“personally financed all of the agricultural
transactions by which plaintiffs were defrauded, ”
id. ¶ 11.
include one United States citizen, one United States
corporation, and seven Peruvian citizens and corporations.
The “central mastermind” of the scheme is Ignacio
Harten Rodriguez Larrain (“Ignacio”).
Id. ¶ 13. He is a Peruvian citizen who,
“upon information and belief, ” presently lives
in the United States. He was the General Manager of Agricola
Peruana Del Sol, S.R.L. (“APS”), a Peruvian
company that processed and exported agricultural products
from Peru to other countries, including the United States.
Id. ¶¶ 13, 15. Neither Ignacio, nor APS
has entered an appearance in the case. The other central
figure, according to plaintiffs, is defendant Samuel Peck
(“Mr. Peck”), who was a founder and majority
shareholder of APS. Id. ¶ 12. Mr. Peck is a
United States citizen residing in Colorado. Id.
During the relevant time, Mr. Peck was also the Vice
President and chief buyer for defendant SKE Midwestern
(“SKE”), a United States corporation registered
and located in North Dakota. Id. ¶¶ 12,
17. SKE is a “beans broker, supplier, importer,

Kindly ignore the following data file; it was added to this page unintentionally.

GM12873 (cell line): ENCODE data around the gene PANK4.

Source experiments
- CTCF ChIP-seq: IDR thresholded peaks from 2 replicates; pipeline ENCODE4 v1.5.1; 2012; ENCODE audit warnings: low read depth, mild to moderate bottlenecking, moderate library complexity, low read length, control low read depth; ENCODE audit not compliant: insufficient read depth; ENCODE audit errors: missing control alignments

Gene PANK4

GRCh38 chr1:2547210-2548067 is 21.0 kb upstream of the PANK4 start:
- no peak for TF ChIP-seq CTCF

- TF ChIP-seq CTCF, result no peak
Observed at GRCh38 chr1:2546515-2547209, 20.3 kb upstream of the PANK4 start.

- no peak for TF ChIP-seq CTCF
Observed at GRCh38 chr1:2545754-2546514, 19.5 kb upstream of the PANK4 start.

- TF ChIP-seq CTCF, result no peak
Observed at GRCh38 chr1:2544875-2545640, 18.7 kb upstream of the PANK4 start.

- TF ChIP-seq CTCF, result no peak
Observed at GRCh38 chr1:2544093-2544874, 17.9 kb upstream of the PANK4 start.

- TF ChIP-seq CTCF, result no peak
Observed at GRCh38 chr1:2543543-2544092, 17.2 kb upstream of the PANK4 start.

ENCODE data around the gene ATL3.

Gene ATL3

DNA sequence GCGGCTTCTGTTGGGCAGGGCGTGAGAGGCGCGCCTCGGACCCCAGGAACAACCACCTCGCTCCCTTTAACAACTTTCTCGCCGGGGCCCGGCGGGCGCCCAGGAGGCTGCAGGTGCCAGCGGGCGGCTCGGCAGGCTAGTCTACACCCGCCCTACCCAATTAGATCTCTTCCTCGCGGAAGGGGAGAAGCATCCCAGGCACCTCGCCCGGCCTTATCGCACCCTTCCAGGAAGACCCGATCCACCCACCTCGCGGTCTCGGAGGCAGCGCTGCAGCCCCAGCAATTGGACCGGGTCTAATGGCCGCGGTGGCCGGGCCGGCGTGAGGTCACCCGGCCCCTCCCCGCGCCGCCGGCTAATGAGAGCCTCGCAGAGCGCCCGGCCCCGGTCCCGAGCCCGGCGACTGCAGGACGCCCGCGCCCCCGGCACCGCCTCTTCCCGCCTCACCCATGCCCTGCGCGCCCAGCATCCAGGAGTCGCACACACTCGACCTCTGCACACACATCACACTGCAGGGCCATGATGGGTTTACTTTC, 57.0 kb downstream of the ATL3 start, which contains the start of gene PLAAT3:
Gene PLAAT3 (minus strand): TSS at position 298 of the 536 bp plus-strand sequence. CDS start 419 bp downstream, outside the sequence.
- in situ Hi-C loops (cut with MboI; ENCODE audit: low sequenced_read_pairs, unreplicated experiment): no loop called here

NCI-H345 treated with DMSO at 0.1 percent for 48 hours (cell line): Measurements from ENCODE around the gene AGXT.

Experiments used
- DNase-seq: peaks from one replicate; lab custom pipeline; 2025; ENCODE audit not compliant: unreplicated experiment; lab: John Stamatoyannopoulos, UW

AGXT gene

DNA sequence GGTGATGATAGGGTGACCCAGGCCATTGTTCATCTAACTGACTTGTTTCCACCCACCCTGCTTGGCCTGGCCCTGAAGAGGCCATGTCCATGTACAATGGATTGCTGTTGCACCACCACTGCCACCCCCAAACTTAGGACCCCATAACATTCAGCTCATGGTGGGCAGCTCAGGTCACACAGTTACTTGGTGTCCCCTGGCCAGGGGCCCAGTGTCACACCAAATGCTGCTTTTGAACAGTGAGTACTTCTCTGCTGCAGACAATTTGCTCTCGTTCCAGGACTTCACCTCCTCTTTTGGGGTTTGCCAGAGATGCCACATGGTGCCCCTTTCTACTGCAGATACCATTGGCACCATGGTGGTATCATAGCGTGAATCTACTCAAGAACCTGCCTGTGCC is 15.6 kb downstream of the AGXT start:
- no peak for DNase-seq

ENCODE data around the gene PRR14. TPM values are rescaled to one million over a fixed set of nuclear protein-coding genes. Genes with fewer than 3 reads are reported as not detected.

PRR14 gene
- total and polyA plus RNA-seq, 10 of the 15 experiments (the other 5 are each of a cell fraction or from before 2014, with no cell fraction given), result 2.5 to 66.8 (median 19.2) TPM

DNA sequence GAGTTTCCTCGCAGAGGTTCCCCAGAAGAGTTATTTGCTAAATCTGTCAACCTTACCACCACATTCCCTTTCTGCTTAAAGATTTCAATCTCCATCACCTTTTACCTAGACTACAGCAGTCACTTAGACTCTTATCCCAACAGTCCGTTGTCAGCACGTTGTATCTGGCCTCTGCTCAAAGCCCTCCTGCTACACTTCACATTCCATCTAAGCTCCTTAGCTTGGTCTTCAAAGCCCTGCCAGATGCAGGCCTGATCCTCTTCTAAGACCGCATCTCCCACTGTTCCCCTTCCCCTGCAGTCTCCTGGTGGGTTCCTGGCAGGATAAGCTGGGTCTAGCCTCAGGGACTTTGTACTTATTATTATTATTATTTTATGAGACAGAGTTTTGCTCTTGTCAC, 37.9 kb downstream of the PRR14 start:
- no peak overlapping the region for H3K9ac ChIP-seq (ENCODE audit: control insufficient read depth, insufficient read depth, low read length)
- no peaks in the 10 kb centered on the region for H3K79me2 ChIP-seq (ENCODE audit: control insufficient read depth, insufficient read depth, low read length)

processor and shipper” with over twenty years'
experience in international markets, including Peru.
Id. ¶ 17. Defendant Emilio Farah (“Mr.
Farah”) is a citizen of Peru and an alleged principal
of two other defendant Peruvian corporations, Convalor,
S.A.C. (“Convalor”) and Confactor, S.A.C.
(“Confactor”). Id. ¶ 16. Mr. Farah
sought to buy, process, and sell agricultural products with
NDL and introduced plaintiffs to Ignacio. Id.
Jorge Harten Costa, Sr. (“Jorge, Sr.”) is
Ignacio's father and is also a Peruvian citizen.
Id. ¶ 20. He was a designated agent of APS.
Id. Defendant Jorge Emilio Harten Rodriguez Larrain,
Jr. (“Jorge, Jr.”) is also a Peruvian citizen and
Ignacio's brother (and Jorge, Sr.'s son).
Id. ¶ 21. He was also a designated agent of
APS. Id. Defendant Ofelia Maria Rodriguez Larrain
Salinas de Harten (“Ofelia”) is also a Peruvian
citizen. Id. ¶ 22. She is Jorge, Sr.'s wife
and Ignacio's mother. Id. Ofelia also became the
“nominal public head of” Peruvian Organic
International Trading, S.A.C. (“POIT”), another
defendant Peruvian company that became the “successor
in interest” to APS. Id. POIT has been
“continu[ing] the fraudulent schemes of APS and
[Ignacio].” Id. ¶ 23. POIT has not
entered an appearance in the case. Finally, defendant Javier
Rodriguez Larrain Salinas (“Javier”) is a
Peruvian citizen and Ignacio's uncle (Ofelia's
brother). Id. ¶ 24. When discussing these four
defendants collectively, the Court will refer to Jorge, Sr.;
Jorge, Jr.; Ofelia; and Javier as the “Harten
to plaintiffs, the racketeering organization essentially
functioned as a Ponzi scheme, id. ¶ 96, whereby
individual defendants-including the Harten family, Mr. Peck,
SKE, Convalor, Confactor, and Mr. Farah-would